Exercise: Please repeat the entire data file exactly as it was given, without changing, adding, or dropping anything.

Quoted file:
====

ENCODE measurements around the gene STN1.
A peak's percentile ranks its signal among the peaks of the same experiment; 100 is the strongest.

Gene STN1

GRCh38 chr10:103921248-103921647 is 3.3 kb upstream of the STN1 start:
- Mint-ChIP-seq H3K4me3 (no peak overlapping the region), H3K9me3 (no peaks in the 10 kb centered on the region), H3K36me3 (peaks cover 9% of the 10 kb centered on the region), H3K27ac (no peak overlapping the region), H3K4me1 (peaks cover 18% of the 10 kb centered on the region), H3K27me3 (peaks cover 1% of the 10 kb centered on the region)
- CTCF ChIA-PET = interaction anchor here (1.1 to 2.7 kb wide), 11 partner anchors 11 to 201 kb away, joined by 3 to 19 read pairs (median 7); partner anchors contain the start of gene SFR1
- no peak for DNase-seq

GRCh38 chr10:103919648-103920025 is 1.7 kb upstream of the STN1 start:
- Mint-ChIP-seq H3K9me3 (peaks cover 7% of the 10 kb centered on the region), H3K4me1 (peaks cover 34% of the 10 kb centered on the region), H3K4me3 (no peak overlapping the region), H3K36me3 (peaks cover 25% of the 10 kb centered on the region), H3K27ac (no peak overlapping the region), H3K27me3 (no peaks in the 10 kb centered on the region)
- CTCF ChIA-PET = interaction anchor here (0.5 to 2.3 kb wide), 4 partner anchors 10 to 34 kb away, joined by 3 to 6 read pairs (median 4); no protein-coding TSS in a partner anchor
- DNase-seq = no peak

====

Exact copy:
ENCODE measurements around the gene STN1.
A peak's percentile ranks its signal among the peaks of the same experiment; 100 is the strongest.

Gene STN1

GRCh38 chr10:103921248-103921647 is 3.3 kb upstream of the STN1 start:
- Mint-ChIP-seq H3K4me3 (no peak overlapping the region), H3K9me3 (no peaks in the 10 kb centered on the region), H3K36me3 (peaks cover 9% of the 10 kb centered on the region), H3K27ac (no peak overlapping the region), H3K4me1 (peaks cover 18% of the 10 kb centered on the region), H3K27me3 (peaks cover 1% of the 10 kb centered on the region)
- CTCF ChIA-PET = interaction anchor here (1.1 to 2.7 kb wide), 11 partner anchors 11 to 201 kb away, joined by 3 to 19 read pairs (median 7); partner anchors contain the start of gene SFR1
- no peak for DNase-seq

GRCh38 chr10:103919648-103920025 is 1.7 kb upstream of the STN1 start:
- Mint-ChIP-seq H3K9me3 (peaks cover 7% of the 10 kb centered on the region), H3K4me1 (peaks cover 34% of the 10 kb centered on the region), H3K4me3 (no peak overlapping the region), H3K36me3 (peaks cover 25% of the 10 kb centered on the region), H3K27ac (no peak overlapping the region), H3K27me3 (no peaks in the 10 kb centered on the region)
- CTCF ChIA-PET = interaction anchor here (0.5 to 2.3 kb wide), 4 partner anchors 10 to 34 kb away, joined by 3 to 6 read pairs (median 4); no protein-coding TSS in a partner anchor
- DNase-seq = no peak